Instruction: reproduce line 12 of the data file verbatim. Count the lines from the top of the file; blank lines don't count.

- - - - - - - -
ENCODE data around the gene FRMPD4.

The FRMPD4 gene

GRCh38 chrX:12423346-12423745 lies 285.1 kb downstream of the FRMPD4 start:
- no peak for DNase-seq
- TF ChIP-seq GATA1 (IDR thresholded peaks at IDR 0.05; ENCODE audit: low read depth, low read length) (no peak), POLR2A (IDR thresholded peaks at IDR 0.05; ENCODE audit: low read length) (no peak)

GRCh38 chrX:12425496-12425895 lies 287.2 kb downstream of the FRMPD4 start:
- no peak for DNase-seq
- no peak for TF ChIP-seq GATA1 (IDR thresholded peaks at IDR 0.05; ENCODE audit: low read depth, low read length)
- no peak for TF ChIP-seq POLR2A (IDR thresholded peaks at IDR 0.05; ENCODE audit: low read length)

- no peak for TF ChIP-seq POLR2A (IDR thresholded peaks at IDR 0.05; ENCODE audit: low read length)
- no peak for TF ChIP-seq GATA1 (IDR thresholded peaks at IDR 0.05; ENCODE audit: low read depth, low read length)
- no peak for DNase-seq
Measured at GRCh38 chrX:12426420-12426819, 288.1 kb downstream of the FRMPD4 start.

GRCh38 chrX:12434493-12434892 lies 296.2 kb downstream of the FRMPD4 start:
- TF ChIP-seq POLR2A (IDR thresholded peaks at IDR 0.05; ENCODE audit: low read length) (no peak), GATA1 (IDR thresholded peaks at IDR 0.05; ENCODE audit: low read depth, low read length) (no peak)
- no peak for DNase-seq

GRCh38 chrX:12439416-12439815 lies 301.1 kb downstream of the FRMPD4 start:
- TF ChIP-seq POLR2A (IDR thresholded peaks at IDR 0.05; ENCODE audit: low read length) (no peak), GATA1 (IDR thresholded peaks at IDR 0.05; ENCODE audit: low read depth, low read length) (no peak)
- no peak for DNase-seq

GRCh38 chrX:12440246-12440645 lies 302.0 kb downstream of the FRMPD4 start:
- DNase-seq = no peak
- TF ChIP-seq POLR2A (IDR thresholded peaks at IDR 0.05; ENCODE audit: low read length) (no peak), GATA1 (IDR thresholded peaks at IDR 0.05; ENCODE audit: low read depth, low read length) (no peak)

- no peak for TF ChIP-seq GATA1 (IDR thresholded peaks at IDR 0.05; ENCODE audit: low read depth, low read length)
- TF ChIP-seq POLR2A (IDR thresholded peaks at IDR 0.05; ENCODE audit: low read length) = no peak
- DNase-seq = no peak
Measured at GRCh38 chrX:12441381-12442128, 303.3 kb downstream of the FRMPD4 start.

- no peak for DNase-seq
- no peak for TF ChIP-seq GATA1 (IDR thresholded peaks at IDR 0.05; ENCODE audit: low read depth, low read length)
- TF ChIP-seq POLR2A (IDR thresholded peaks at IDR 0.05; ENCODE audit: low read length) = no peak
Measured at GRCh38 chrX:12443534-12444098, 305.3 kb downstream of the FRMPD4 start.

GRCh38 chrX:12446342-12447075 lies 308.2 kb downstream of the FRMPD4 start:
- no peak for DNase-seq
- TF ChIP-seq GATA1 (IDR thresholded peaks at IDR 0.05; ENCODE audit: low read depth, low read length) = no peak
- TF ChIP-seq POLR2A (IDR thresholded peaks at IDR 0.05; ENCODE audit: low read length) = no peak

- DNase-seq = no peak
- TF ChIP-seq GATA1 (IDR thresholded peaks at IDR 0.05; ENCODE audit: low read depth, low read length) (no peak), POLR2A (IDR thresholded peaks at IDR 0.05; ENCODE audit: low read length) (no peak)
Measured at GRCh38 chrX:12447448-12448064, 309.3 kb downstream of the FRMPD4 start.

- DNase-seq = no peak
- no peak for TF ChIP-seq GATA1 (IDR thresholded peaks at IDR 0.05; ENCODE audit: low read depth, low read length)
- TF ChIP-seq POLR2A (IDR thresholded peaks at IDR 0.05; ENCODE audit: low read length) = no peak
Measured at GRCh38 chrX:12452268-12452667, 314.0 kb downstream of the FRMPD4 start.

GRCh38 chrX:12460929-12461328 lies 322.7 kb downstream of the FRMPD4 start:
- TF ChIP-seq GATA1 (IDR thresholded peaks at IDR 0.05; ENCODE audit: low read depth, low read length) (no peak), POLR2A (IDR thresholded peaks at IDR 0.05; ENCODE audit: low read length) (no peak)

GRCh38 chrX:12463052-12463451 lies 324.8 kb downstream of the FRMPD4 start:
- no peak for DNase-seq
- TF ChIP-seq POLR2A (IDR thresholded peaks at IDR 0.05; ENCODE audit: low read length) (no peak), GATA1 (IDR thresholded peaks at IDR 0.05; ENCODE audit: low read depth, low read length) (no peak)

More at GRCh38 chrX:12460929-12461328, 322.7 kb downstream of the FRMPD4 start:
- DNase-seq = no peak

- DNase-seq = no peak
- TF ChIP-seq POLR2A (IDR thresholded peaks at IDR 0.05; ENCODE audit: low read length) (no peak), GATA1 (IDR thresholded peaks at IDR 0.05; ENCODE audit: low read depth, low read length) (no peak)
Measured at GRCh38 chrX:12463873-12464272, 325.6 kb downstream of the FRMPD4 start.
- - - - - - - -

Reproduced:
- no peak for DNase-seq